The bloom appears to be off the rose when it comes to the malaria drug hydroxychloroquine. President Trump has repeatedly touted it as a possible treatment for the novel coronavirus, but a yet-to-be-peer-reviewed study released Tuesday found there were more deaths among COVID-19 patients at US veteran hospitals who were given hydroxychloroquine versus those who received standard care. Specifically, roughly 28% who were given hydroxychloroquine plus usual care died; 11% of those who got only usual care died. What else is happening on the hydroxychloroquine front:
- On March 21, the president tweeted that hydroxychloroquine and the antibiotic azithromycin, "taken together, have a real chance to be one of the biggest game changers in the history of medicine," in terms of their potential as a coronavirus treatment. NPR reports that April 21 brought a starkly different take from experts sitting on a panel assembled by the National Institute of Allergy and Infectious Diseases. They recommended doctors not use that combo due to possible toxicities.
- Their assessment: "The combination of hydroxychloroquine and azithromycin was associated with QTc prolongation in patients with COVID-19." QTc prolongation is tied to abnormalities in heart rhythm or sudden cardiac death, reports Forbes.
- The panel also looked at using hydroxychloroquine on its own but determined there was "insufficient clinical data to recommend either for or against."
- Forbes adds that the panel stated no drug has yet been found that is safe and effective in treating COVID-19.
- CNN reports both the president and Fox News have quieted regarding the drug. The latter had "weeks of unrelenting coverage" on it, but Oliver Darcy writes that Tucker Carlson and Sean Hannity didn't bring up the VA hospital study on their Fox News shows Tuesday night, though they've frequently spoken of the drug in the past. He cites CNN's Betsy Klein in saying Trump's last mention of the drug came a week ago.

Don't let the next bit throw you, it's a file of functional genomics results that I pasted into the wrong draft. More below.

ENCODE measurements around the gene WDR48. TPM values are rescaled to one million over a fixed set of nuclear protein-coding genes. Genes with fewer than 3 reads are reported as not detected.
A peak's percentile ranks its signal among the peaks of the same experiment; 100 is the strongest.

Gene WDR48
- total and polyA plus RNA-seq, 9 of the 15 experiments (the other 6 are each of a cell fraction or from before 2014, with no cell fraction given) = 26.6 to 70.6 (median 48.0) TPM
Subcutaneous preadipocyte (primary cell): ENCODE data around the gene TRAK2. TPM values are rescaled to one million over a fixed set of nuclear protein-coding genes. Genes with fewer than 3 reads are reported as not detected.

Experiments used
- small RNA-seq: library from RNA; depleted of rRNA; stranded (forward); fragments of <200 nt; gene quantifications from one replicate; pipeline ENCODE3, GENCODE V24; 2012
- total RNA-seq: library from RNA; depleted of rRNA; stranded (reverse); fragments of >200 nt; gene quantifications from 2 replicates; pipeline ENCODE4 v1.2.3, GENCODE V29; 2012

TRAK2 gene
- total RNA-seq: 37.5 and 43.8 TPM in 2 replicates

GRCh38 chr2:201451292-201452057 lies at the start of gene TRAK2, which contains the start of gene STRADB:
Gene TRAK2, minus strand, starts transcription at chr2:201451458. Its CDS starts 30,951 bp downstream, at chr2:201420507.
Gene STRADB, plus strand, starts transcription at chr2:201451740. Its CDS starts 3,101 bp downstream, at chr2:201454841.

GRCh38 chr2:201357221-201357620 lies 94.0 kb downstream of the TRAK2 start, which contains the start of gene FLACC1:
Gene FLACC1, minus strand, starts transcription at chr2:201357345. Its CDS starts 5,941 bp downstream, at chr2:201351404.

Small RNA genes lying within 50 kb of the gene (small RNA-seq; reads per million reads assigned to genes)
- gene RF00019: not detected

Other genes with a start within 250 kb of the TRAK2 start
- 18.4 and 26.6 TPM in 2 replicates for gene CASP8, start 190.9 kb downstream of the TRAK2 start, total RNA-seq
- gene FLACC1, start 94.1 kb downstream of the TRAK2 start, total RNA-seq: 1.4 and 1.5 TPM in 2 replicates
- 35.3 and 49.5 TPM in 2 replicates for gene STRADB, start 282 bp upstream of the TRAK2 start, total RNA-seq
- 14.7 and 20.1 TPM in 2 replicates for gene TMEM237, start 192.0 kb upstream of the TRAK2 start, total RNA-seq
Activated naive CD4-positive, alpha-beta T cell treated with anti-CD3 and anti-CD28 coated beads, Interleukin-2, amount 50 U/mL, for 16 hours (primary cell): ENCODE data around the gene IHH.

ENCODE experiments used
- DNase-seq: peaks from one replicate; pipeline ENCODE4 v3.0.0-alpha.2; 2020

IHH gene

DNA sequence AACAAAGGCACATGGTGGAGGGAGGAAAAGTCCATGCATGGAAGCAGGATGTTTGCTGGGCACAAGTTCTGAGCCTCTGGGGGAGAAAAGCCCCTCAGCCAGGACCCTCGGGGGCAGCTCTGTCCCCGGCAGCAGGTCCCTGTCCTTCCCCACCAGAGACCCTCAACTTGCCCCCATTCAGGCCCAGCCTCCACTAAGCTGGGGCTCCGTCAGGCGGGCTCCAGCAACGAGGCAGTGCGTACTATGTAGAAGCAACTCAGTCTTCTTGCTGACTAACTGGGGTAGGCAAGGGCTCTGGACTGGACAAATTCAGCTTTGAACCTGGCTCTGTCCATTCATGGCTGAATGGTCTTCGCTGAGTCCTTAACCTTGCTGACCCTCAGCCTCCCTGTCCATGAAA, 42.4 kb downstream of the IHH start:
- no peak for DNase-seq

- But hydroxychloroquine and the VA study were discussed on Fox & Friends on Wednesday. The Daily Beast reports co-host Brian Kilmeade asked Dr. Mehmet Oz about them. Oz noted the VA study "looked at older and quite a bit sicker patients" and said some other studies found a degree of effectiveness when it was administered early on. "The fact of the matter is, we don't know," Oz said, adding, "Thankfully these medications are prescription-only, so doctors are desperately awaiting the completion of the higher-quality randomized trials, and we've covered them on the show several times."
- And yet KSL reports the Utah Department of Health on Tuesday said it was working to purchase enough hydroxychloroquine to treat 200,000 coronavirus patients in the state. The contract, however, hasn't been finalized.
- Want to dig in on the subject more? Science Magazine talks to genetic cardiologist Michael Ackerman, who treats Mayo Clinic patients who are predisposed to heart arrhythmias and knows of hydroxychloroquine's "potentially fatal side effect." Read the full piece here.
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